Jordan and Lisa Bender, PAR’12,’15, know that a liberal arts education was meaningful for their daughters, Hannah, C’12, and Jane, C’15, both English majors. It made them critical thinkers. It encouraged them to consider current events in light of their historical roots; it gave them the opportunity to read about experiences of people in places and times so different from their own; it challenged them to think analytically, write persuasively, and speak confidently. “The four years of college are some of the most formative for young people,” says Jane. “The humanities were my guide.”
Jordan and Lisa wanted other students to have the same opportunity to explore and learn. They endowed a scholarship for students in the College, with a preference for English majors. “There is a lot of scholarship support for STEM fields right now, but a humanities degree is equally valuable,” Jordan says. Hannah and Jane thrived because they were able to study what they love. The Bender Family Endowed Scholarship will encourage other students to do the same.
Jordan and Lisa, herself an English major, know firsthand what a scholarship can mean. “Lisa and I were both first-generation students, and I was on financial aid,” Jordan says. “Getting a scholarship means getting a jump start.”
That jump start takes many forms. First, it is a form of practical support that makes Penn accessible to students from underserved communities. It is also a form of welcome into a Penn network that spreads across the country. The Benders, located in southern California, felt deeply connected to Penn through their daughters and through alumni, parents, and friends they met on the West Coast. Their scholarship gift welcomes a new member to the inclusive, widespread community that they found so valuable.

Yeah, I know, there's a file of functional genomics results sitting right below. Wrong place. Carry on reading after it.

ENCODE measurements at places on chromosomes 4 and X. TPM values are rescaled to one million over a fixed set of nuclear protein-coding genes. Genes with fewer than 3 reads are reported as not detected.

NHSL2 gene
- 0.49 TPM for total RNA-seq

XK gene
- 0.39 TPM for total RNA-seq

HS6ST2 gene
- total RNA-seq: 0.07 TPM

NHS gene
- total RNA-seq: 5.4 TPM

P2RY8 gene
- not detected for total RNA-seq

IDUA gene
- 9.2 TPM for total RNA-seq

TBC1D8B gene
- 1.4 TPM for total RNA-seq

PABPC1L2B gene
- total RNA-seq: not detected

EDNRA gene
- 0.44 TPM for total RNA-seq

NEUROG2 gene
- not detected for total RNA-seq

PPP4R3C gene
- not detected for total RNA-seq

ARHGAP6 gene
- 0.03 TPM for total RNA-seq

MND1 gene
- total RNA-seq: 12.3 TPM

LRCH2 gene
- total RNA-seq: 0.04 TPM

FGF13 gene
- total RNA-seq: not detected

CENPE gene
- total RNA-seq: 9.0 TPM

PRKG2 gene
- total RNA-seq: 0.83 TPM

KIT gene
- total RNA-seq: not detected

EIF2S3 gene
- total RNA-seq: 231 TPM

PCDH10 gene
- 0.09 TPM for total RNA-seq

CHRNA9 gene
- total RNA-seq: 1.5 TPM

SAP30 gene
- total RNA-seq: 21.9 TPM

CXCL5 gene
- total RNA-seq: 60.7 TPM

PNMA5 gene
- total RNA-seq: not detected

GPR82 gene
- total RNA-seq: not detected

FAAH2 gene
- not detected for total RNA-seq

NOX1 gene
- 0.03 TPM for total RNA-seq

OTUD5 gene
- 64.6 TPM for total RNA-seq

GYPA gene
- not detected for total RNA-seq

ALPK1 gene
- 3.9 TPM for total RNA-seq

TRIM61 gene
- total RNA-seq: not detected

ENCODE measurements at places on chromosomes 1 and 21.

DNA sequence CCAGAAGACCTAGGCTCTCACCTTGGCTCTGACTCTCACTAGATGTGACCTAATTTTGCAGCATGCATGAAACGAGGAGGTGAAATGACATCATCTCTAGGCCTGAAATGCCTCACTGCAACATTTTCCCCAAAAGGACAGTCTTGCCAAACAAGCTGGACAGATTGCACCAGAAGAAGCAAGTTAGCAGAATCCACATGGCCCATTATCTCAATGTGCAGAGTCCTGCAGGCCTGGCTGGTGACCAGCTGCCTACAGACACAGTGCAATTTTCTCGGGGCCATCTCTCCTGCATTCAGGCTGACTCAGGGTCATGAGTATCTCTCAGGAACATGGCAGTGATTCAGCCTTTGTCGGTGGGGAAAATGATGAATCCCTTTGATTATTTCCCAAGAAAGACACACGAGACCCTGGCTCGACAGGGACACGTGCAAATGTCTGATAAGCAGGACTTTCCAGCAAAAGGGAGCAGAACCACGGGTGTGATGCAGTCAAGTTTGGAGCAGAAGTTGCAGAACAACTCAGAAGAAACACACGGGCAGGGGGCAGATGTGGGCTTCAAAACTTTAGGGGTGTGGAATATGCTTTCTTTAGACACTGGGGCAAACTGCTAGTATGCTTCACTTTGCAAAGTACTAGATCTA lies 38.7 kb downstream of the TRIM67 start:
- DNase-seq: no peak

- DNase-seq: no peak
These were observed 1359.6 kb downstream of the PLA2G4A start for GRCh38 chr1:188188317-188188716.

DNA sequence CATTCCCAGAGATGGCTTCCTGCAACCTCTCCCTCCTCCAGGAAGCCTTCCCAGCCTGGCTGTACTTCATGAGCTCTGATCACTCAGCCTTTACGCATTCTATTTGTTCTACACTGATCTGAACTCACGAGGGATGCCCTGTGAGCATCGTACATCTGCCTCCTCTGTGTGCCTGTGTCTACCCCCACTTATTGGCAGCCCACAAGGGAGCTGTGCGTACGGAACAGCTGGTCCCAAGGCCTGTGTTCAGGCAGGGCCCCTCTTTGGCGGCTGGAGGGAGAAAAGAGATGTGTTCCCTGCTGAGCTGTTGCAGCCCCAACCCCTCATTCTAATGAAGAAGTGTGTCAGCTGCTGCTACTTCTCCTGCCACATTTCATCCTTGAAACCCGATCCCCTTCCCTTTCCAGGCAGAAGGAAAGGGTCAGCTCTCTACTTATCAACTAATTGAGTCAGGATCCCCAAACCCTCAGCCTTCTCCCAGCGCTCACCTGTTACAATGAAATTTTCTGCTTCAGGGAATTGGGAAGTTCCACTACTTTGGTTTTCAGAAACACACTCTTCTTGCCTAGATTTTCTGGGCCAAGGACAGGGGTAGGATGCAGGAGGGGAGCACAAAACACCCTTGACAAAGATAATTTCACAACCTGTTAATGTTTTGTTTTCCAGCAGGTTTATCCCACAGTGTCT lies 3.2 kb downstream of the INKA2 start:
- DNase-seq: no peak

Hannah and Jane found community in the English department, where they were welcome to take upper-level courses in their respective freshmen years. They both remember the study required: “The course pushed me to think deeply and work harder than I had before,” Hannah says, “but even as a freshman, I had a voice.” The reward was in realizing that their input was valued in this community of scholars and that they could rise to academic challenges. Jane, recalling a particularly difficult assignment, says, “After that, I knew I could write anything.”
These experiences are the true value of a liberal arts education and are why Jordan and Lisa made their scholarship gift. “A liberal arts education serves people well, no matter what they want to do later in life,” Lisa says. Jordan adds that he benefitted greatly from financial aid and in turn has had many opportunities. “That support was transformational,” he says “and we want others to feel that same support.”